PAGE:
Also, it might be proper to also clarify that in situations where India provides launch services, it shouldn’t be liable to ascertain whether the private company obtained compliance certificates and authorisations from its respective country.
Since India’s space sector has thus far been run by the state, liability-sharing is an important part of private sector participation. However, the Bill proposes only a general indemnification, without any judicious clarifications on how and through what mechanisms the state and non-state actors will share liability vis-à-vis space and dual-use technologies.
International instruments also provide for the state’s absolute liability on Earth and fault-based liability in space. Space operators should also be allowed to claim limited liability, in cases of non-negligence, for promoting private participation.
Apart from such mechanisms, the Bill would also benefit by a cap on the quantum of damages that may be claimed, á la the Civil Liability for Nuclear Damage Act 2010. Many jurisdictions also require companies to purchase insurance before licensing. The US for example has a tiered and capped liability structure that reflects myriad components of the space industry.
The Bill should also require compulsory insurance coverage for potential risks to the lives and health of astronauts and other personnel, and for the infrastructure. In cases of international disputes, insurance claims and financial securities should be deposited with the government tasked with dispensing the amounts.
The part about offences and penalties is quite elaborate, and includes punishments for unauthorised activities, furnishing false information, suppression of information, damage to environment (without clarifying what constitutes damage), disclosure of restricted information, etc.
To further strengthen space security, DOS should be allowed to use the appropriate state services to ensure safety protocols are observed during the conduct of space activities, and be given the power to investigate any space accidents or disaster within the Indian jurisdiction, including search and rescue of astronauts.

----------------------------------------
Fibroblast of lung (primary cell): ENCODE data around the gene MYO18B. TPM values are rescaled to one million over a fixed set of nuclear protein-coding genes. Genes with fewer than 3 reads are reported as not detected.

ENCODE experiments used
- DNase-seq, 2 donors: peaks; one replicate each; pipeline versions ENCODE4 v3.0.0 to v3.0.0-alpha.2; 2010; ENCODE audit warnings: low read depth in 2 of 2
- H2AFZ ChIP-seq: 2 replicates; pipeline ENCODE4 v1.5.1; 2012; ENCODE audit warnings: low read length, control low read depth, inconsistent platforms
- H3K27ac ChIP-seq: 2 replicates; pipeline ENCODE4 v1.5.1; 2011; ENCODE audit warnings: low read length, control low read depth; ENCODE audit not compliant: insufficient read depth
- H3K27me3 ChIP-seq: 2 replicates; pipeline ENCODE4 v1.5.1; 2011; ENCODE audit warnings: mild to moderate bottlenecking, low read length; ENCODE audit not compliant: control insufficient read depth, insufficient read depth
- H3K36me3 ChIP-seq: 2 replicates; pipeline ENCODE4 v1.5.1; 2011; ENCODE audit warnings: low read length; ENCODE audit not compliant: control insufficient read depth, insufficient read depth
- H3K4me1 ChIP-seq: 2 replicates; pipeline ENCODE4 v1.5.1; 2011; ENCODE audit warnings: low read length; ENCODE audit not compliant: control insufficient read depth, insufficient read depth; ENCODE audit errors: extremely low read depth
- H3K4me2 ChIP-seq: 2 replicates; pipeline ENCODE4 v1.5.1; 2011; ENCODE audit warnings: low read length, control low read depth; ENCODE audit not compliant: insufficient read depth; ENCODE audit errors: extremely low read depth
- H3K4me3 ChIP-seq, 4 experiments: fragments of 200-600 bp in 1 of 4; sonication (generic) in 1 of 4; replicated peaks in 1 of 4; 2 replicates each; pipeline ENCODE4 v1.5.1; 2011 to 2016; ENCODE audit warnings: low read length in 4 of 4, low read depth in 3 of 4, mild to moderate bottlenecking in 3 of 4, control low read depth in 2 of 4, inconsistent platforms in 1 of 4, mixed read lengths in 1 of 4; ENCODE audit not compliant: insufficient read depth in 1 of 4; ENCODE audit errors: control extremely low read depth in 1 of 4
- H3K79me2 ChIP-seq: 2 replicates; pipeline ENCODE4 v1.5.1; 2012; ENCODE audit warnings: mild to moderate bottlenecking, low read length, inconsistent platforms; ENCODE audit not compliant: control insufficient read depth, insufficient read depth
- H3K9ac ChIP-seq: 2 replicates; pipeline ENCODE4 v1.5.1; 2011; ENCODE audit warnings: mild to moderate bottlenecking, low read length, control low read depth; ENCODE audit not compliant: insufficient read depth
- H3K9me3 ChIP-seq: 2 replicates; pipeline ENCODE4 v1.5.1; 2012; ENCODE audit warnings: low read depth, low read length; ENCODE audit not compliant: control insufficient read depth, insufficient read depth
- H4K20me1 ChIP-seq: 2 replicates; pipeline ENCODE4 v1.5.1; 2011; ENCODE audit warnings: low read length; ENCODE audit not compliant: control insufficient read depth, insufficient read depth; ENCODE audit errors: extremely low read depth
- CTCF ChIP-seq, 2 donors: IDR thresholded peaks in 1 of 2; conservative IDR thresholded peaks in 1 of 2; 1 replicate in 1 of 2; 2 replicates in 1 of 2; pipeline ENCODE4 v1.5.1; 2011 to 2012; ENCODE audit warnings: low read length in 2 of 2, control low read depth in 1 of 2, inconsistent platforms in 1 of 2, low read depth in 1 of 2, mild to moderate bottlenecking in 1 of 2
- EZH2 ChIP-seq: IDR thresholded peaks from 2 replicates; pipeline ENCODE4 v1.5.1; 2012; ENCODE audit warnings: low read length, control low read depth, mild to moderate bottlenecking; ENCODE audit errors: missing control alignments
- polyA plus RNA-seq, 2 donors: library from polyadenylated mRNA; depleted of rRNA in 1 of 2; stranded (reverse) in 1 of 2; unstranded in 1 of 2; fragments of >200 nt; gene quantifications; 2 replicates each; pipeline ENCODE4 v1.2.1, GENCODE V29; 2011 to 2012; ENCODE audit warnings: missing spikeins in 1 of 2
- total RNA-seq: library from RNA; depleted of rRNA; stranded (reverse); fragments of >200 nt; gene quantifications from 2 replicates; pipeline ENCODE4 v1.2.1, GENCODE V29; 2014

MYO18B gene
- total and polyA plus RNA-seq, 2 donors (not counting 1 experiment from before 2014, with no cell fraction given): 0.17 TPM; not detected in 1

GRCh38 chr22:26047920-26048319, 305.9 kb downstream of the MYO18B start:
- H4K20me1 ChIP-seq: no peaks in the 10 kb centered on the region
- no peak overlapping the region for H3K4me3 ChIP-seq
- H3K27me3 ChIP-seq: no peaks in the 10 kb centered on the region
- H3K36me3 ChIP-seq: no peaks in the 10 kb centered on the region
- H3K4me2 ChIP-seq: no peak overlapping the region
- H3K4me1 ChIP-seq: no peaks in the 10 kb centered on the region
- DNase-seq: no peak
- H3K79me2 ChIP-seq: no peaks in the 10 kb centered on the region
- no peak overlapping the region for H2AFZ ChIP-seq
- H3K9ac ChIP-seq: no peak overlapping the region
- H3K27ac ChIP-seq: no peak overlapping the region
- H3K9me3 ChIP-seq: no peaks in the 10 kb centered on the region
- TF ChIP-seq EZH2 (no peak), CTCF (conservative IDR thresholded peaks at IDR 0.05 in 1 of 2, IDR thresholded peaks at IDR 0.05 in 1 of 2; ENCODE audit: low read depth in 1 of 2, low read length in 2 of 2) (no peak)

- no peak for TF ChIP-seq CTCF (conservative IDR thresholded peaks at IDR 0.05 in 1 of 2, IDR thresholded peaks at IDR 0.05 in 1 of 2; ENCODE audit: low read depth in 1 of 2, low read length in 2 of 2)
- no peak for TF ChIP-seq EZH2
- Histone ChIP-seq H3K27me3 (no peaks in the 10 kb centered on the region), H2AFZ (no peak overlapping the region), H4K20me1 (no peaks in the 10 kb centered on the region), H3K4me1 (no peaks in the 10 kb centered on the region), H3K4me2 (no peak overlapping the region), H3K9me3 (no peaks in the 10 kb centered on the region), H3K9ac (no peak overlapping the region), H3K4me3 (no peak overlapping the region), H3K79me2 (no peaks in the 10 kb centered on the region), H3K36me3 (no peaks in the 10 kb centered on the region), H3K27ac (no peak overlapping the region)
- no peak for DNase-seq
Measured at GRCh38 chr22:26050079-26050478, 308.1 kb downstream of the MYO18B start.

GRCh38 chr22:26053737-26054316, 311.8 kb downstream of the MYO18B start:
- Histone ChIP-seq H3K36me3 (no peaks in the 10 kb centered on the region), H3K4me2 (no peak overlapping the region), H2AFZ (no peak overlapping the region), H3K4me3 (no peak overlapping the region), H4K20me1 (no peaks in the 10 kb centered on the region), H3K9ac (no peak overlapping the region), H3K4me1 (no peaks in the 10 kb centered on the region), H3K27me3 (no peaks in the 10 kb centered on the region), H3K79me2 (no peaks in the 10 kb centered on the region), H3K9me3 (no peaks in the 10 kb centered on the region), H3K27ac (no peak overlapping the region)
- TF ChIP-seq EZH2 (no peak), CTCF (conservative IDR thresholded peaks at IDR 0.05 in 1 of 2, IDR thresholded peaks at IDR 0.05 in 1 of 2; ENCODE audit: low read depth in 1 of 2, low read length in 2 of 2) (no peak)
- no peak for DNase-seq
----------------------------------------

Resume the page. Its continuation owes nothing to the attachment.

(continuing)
Finally, according to the Bill’s section 25, the ownership of any intellectual property created in outer space vests with the central government. Many stakeholders have protested this stipulation but some have added that the provision can be cured by introducing a “waiver policy for nonexclusive, royalty free licence for government use and the right to step in if the contractor does not develop”.
So in the absence of contrary international obligations, the intellectual property laws of India should apply to all space activities undertaken by Indian entities, and any disputes arising thus should be settled through arbitration.
The creation of IN-SPACe is the right step to further the privatisation of India’s space sector. Several industries, including telecom and information technology, will benefit from the consequent commercialisation and innovation. However, the Space Activities Bill is too flawed to be able to regulate IN-SPACe, and should be replaced with a better instrument to regulate private sector participation together with IN-SPACe.
Kunwar Surya Pratap and Lavanya Pathak are fourth and fifth year students, B.A. LL.B (Hons.), National University of Study and Research in Law, Ranchi. Biswanath Gupta is an assistant professor of law at the OP Jindal Global University, Sonipat.